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In my book on complex analysis a "Holomorphically simply connected" set is defined as a set where for any holomorphic function $f $ and any closed path $\gamma _1 $ we have that $\int_{\gamma _1 } f(z) dz =0 $

My question is:

Given two closed paths $\gamma _1 $ and $\gamma _2 $ in a holomorphically simply connected set, how can i construct a path homotopy between them, and also show that they are path homotopic to the constant path, so that the set is simply connected?

Thanks in advance!

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  • $\begingroup$ Isn't the value of the integral over a curve constant in the homotopy class of the curve, and conversely, if the integral over two curves has the same value, then $0=\int_{\gamma_1} f=\int_{\gamma_2}f \rightarrow \int_{\gamma_1-\gamma_2}f=\int_0 f$? $\endgroup$ – user99680 Jul 1 '14 at 6:37
  • $\begingroup$ Is there any other theorem available - it is hard to "construct" such a homotopy. Does your book mention other characteristics of simply connected domains (existence of primitives etc.)? $\endgroup$ – Blah Jul 1 '14 at 6:58
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    $\begingroup$ The idea would be that if the set is not simply connected, then there is a loop that cannot be contracted. Not being contractable means there is a hole in the inside of the loop, so that we can use the standard $1/z$ trick to get a holomorphic (on our set) function that has nonzero integral, and thus isn't simply connected. Notably, this is a proof by contradiction. I don't know of a constructive proof or method, and I would be surprised if one existed. $\endgroup$ – Pax Kivimae Jul 1 '14 at 7:12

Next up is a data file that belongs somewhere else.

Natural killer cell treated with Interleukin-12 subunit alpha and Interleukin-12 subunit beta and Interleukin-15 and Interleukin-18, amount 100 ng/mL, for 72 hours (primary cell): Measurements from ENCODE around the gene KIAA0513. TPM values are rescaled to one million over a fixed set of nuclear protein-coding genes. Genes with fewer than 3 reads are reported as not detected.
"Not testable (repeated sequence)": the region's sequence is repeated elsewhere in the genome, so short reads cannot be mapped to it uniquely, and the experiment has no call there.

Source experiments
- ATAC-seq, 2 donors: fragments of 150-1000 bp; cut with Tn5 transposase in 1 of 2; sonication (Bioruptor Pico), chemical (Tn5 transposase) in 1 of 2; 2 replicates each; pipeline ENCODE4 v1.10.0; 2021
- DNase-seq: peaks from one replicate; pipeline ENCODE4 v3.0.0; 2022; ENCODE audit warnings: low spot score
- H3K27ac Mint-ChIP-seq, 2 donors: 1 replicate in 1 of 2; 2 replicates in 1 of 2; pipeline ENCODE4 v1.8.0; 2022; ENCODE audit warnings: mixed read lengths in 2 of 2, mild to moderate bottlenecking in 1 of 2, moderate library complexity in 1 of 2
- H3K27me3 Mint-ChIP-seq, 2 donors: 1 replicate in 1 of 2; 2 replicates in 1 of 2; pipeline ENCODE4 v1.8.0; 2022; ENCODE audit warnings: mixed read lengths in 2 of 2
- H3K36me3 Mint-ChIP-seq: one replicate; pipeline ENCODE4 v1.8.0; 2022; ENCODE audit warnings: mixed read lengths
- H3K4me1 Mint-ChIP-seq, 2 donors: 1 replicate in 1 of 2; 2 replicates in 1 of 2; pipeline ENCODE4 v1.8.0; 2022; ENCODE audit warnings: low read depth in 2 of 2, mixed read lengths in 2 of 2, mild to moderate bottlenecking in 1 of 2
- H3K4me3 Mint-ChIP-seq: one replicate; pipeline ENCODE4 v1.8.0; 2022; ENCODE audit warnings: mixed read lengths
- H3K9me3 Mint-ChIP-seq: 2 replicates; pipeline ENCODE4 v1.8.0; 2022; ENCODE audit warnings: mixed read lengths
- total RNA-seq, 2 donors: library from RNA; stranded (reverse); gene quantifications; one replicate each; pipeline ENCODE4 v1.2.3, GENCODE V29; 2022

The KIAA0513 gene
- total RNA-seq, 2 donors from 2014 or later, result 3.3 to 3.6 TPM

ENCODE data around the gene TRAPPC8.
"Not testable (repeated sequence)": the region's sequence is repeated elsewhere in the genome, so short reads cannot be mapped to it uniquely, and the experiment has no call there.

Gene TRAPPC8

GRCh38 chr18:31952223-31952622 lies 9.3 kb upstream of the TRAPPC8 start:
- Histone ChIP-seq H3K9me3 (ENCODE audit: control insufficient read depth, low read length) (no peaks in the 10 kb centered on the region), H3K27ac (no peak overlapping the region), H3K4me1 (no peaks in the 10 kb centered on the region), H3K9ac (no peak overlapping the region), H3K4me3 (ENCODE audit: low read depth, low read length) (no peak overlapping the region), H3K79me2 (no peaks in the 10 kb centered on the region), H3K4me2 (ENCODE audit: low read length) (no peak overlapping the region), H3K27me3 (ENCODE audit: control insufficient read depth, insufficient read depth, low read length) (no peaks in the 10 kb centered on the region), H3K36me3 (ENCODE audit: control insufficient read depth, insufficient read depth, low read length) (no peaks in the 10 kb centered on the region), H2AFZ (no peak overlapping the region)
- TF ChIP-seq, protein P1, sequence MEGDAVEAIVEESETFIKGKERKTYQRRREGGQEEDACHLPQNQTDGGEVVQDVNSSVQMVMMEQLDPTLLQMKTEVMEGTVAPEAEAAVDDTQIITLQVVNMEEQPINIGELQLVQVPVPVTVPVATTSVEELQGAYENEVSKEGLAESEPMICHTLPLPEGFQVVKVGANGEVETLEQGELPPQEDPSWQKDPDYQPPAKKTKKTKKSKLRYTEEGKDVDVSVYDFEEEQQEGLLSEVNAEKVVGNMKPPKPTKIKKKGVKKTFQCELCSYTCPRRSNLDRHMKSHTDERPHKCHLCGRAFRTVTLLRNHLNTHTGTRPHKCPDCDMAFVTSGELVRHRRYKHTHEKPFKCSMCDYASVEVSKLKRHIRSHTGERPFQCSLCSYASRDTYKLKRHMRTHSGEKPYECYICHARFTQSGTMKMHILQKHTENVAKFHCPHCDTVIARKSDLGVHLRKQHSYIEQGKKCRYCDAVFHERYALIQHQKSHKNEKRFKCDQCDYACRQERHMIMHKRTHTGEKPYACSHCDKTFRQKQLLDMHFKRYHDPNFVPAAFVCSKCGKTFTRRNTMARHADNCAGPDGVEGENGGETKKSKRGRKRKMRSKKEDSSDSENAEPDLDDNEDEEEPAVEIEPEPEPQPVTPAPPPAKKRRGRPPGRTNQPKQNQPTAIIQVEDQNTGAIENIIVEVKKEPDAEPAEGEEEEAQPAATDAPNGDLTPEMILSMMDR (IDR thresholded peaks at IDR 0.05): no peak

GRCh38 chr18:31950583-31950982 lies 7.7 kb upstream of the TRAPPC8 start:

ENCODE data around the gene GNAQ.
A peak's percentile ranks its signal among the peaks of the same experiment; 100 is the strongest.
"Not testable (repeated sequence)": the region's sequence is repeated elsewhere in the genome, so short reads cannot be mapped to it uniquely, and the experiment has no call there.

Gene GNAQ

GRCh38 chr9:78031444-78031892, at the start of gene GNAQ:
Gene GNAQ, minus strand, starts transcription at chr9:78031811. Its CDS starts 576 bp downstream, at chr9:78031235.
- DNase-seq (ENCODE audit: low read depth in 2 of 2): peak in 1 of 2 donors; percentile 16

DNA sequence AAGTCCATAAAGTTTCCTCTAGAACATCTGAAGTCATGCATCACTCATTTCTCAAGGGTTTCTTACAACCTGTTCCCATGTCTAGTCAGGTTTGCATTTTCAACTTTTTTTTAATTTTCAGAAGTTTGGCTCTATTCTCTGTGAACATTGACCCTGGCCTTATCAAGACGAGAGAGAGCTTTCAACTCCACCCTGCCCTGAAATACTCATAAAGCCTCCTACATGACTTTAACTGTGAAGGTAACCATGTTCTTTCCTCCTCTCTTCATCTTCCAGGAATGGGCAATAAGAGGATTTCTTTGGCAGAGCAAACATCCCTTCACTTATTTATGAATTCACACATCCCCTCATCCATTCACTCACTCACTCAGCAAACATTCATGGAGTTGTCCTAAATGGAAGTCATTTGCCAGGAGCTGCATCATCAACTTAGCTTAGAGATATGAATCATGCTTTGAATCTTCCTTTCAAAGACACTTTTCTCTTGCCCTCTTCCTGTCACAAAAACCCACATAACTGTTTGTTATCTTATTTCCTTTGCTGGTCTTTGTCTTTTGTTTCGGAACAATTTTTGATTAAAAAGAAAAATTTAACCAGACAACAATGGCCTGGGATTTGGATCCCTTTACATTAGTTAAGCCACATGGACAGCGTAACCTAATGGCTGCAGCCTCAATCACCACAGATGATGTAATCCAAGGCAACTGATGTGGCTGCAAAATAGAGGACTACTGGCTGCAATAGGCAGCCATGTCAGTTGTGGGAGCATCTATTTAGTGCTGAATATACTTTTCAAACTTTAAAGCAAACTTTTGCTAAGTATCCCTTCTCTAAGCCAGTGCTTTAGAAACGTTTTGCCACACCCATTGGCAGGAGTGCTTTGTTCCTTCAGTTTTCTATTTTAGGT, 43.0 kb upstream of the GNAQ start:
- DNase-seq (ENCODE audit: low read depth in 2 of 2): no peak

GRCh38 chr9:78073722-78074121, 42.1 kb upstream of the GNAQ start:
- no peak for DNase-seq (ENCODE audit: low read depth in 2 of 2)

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    $\begingroup$ OK I understood the proof in my book now. The whole complex plane is simply connected. If the set is not the whole of the complex plane, then we apply the Riemann mapping theorem. Then the set is conformally equivalent to the unit disc, and it is easy to see that the unit disc is simply connected. So my approach where were not the right one! $\endgroup$ – Alexander Jul 1 '14 at 7:28

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